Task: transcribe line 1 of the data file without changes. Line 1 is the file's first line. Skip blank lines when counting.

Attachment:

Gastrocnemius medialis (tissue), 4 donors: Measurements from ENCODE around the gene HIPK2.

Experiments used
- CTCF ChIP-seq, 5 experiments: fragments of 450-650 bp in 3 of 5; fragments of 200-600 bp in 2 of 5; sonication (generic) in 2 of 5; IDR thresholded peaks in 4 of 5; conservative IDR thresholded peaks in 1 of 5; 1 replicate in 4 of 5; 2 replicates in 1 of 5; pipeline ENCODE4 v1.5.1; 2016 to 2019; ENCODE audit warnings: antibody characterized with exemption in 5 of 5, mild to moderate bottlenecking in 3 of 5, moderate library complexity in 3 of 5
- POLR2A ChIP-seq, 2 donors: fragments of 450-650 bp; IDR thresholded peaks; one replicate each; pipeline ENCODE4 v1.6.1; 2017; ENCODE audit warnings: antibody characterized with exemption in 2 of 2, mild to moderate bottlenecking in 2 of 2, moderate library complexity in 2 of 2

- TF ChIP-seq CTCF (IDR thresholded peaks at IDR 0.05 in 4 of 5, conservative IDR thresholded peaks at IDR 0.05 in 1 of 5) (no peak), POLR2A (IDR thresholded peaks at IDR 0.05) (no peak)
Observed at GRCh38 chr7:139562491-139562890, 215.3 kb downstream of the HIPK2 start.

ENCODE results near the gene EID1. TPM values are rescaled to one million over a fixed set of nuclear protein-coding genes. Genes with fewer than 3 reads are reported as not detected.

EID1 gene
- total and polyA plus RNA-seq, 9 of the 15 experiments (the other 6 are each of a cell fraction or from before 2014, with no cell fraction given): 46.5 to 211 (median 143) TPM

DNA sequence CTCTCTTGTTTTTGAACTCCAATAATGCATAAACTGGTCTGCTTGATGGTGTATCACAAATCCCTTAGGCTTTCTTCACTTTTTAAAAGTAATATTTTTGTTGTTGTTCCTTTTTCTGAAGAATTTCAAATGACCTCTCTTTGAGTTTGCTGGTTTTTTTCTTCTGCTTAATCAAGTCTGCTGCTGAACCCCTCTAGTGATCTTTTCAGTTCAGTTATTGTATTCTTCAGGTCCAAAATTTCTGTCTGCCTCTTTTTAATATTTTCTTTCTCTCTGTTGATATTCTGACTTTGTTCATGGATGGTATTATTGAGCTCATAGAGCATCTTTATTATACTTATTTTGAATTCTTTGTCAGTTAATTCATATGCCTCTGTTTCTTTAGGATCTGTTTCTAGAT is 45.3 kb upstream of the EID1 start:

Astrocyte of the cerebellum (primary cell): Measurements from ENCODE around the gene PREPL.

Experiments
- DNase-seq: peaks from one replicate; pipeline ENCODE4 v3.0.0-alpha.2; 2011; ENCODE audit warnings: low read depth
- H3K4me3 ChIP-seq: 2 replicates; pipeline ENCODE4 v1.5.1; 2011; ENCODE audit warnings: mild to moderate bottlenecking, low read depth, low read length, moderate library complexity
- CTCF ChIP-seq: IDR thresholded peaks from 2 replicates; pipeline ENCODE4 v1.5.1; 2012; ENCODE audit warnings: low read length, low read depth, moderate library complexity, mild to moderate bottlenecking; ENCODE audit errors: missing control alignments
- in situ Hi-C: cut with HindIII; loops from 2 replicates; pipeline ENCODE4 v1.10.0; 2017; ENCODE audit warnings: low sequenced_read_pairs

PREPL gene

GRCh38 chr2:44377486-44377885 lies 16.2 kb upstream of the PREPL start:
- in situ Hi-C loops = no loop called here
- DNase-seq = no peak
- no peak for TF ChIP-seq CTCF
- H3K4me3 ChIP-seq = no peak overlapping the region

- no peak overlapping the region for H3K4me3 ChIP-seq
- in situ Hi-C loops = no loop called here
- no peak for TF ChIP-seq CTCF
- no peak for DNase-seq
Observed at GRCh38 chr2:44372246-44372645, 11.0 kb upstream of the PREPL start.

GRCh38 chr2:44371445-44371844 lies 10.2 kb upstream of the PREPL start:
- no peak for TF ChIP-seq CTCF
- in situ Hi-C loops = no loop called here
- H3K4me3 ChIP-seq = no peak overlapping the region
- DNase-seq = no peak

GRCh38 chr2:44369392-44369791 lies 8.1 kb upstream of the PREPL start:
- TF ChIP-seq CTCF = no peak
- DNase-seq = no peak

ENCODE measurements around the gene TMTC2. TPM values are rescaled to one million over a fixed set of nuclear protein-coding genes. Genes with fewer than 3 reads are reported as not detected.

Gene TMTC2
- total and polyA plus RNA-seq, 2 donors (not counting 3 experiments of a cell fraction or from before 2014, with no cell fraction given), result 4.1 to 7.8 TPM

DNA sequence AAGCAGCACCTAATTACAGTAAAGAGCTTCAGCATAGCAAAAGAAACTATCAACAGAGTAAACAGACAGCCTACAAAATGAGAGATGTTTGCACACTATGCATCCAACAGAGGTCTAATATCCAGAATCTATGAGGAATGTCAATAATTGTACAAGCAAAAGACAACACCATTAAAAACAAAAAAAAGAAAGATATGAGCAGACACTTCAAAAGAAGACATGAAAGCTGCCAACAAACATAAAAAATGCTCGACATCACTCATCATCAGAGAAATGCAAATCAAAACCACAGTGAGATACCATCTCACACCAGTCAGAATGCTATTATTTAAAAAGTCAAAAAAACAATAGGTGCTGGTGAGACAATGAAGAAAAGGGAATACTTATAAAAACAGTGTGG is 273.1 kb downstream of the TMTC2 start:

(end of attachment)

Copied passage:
Gastrocnemius medialis (tissue), 4 donors: Measurements from ENCODE around the gene HIPK2.